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How are you?

helloMany times a day we may walk past an acquaintance and say, “Hi, how are you?” The other person smiles, says, “good and you?” And we likely respond similarly. Are we both always good? That’s a rhetorical question of course. A few years ago I was taking a walk on my way for a cup of coffee. I encountered a parking attendant with whom I was familiar outside of a neighborhood restaurant I frequented. This gentleman and I had a number of engaging conversations in the past and so I asked the predictable, “How are you doing Jacques?” He smiled and said, “I can’t complain.” I smiled back and continued on my walk.

Moments later I had a thought. His answer might suggest two different things. Either Jacques has nothing to complain about or he literally couldn’t allow himself to complain, emphasis on the word, can’t. I wondered which was the case. In a few minutes, coffee now in hand, I reencountered him. I explained to him that I wasn’t sure if he meant all was well or that he was uncomfortable complaining. It took quite awhile to break through his resistance until he finally said, “I don’t share my struggles because no one would be interested.”

I explained to Jacques that when I asked how he was, I did care and truly wanted to know. When we greet one another and robotically inquire as to how we’re doing, without either party answering honestly, it becomes an exercise in inauthenticity. We act as uncaring strangers. We cut ourselves off from human interaction.  We can do much better than that. Jacque’s belief that no one would care is of course false. I did. It may be that many wouldn’t care, but why preclude those who might?

To be true to yourself, you need to be authentic. Without going into details, your answer might sound like, “I’ve had better days.” That opens the door to a genuine interaction. You never know what might evolve from that. But at the least, you’re being honest with yourself. It’s really important to be authentic no matter what you expect from another person.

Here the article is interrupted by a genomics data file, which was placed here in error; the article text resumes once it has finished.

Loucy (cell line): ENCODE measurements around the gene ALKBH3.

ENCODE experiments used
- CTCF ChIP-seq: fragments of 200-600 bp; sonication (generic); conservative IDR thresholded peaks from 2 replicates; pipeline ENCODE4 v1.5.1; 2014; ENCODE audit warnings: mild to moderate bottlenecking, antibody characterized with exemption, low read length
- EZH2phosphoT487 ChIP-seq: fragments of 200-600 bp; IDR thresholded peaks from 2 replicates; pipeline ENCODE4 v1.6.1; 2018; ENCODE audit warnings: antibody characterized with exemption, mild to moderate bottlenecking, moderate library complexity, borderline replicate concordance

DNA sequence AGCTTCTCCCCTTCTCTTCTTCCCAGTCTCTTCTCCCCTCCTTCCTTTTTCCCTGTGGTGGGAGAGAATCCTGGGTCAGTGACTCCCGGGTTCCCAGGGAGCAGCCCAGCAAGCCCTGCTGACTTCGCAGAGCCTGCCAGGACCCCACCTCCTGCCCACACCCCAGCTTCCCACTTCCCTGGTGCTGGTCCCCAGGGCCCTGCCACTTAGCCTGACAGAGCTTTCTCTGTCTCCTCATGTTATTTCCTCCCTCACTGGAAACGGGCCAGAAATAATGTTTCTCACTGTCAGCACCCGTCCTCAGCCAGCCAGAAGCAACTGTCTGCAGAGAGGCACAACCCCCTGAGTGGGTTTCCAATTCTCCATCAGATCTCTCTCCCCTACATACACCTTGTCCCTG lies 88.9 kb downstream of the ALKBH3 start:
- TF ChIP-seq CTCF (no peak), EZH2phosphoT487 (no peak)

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Seeking Authenticity

What does it mean for someone to be truly authentic? And how many people do you know actually fit that description? Do you feel that you’re authentic? Let’s take a look at what this word truly suggests and just what blocks us from achieving authenticity. 

Naturally, the word authenticity evokes an image of something pure or unadulterated. A letter of authenticity confirms that a certain object or work of art is not a counterfeit. The act of authenticating is a process of determining that something is indeed genuine, as it is purported to be. Experts receive training to authenticate precious objects, memorabilia, and documents, among other rare items. Yet we have no such method for ascertaining the authentic nature of people.

Short of being caught in a bold-faced lie or transgression, methods of determining an individual’s authenticity often go unexplored. One’s authentic nature is revealed in their ability to express and share what they think or feel in a relatively unadulterated form. Diplomacy, political correctness, false flattery, people pleasing, avoidance and silence may, in fact, be designed to mask the authentic, unfiltered self.

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The Paradox of Expectations

Beginning a new year often brings forth a review of our expectations and I thought it might be a good idea to briefly examine this topic.  As with many concepts in our culture, we tend to fall well short of fully appreciating what these terms truly suggest and at times, the apparent contradictions that they may evoke. This is certainly the case with the word expectations. Are they to be valued and embraced or do they impede us and distort our life experiences? The answer depends on a host of things.

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